Currents Are King

The islands are not special just because of how they formed. They are teeming with life in part because of where they formed. The Galápagos Islands sit at the intersection of several major ocean currents—some warm, some cold.

The climate is dependent almost entirely on these currents, whichever one is prevalent at the time. And the currents, in turn, are influenced by the winds that push them.

Let’s start with the Humboldt current. This massive ocean current sweeps north from Antarctica up the western edge of South America. It carries cold, nutrient‑rich water along the coasts of Chile and Peru. It hangs a left when it reaches the Galápagos.

The Humboldt is a deep‑water current. Together with powerful trade winds it creates an effect called upwelling. The winds blowing across the ocean’s surface push water away. Water rises up from beneath the surface to replace the water that was pushed.

Upwelling helps create a rich marine ecosystem. As ocean organisms die, they sink to the bottom and decompose. The deep sea becomes filled with nutrients. Upwelling brings the deep, cold water to the surface. The nutrients provide food for microscopic organisms called phytoplankton. Phytoplankton are a key part of the ocean food chain. Marine animals feast on them.

Cromwell current

Peru Oceanic current

South Equatorial current

Humboldt current




South America

Panama current

Cold water with more nutrients rises up to replace water that is pushed away.

Surface winds push water away from the land.



Strong winds mix with deep currents to create upwelling. The ocean becomes plentiful with food.

When Currents Collide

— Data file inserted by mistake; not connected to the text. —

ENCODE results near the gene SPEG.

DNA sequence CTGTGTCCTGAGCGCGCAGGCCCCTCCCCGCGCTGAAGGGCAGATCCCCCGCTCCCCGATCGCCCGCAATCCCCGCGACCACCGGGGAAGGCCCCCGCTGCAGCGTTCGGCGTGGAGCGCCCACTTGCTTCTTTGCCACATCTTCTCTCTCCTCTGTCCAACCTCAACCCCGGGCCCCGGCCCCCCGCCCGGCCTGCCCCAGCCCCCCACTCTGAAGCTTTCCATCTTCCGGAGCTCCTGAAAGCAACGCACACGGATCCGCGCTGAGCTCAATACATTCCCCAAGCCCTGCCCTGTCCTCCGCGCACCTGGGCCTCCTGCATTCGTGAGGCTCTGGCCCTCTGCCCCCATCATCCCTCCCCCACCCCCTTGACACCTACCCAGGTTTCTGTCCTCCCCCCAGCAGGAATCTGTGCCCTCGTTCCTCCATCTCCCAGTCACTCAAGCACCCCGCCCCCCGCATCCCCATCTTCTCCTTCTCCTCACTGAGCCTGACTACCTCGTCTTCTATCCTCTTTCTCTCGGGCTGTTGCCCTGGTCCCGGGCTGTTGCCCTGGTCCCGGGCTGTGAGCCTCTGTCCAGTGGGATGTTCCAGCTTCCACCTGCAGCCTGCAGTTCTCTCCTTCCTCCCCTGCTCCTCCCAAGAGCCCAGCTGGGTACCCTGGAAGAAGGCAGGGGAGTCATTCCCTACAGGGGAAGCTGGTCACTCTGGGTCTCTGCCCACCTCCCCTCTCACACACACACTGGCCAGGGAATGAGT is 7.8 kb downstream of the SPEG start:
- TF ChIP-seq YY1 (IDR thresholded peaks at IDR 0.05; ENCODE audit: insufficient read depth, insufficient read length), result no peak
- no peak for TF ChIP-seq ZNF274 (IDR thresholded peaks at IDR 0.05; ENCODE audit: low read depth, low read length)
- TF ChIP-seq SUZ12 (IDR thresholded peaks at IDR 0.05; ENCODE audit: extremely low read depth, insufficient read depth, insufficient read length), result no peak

From May through December, the Humboldt current collides with the warm‑water Panama current. The Panama current flows southward from Central America. When these two, dominant currents meet, they create a cool mist known as la garúa. Clouds condense over the islands and fall as mist in the highlands. From the ocean, the islands seem to disappear!

Meanwhile, the Cromwell current approaches from the west. It travels almost 13,000 kilometers (8,000 miles) across the Pacific Ocean from Hawaii. The current slams into the islands, upwells, then swirls around them. Like the Humboldt, the Cromwell is a deep‑water, cold current. It carries nutrients to the surface to fuel the marine food chain.

cactus finch

mistand fog around Isabela Island

Virtually all of the Galápagos penguins and fur seals live along the western shores of Isabela and Fernandina, where the upwelling is strongest. The water is cooler here, too.

At the same time, the South Equatorial current flows east to west through the Galápagos, also pushed by trade winds. This warm‑water current is the major surface current in the tropical Pacific.

Around December, the southeast trade winds slow down. They can no longer drive the Humboldt current toward the Galápagos. The warm Panama current becomes dominant through May. In some years, this brings high humidity and heavy tropical rains that can usher in the El Niño current.

The waters and currents moving around Galápagos Islands support life.

Disruptive Force

Wait. El Niño current? There’s another ocean current? Not really. The El Niño current only forms under certain conditions every few years. This current affects weather patterns by bringing more rain and potential flooding. It can last for months at a time.

El Niño can benefit plant life on the islands by bringing rain. This, in turn, leads to population booms for animals that eat plants.

During a harsh El Niño, the Humboldt current is cut off and the upwelling that normally takes place can’t happen. That means there isn’t enough food for sea animals. Sea lions, penguins, and marine iguanas die in great numbers. Many seabirds fail to rear young. It can take years for some populations to come back. At the same time, the abundant rainfall can make the normally dry lowlands green and lush. Land animals and small birds like finches then flourish.

It is a reminder to us that the Galápagos are a place where nature is fighting to stay in balance at all times. It is a place that was born of fire. It is fueled by wind and water. It is full of life.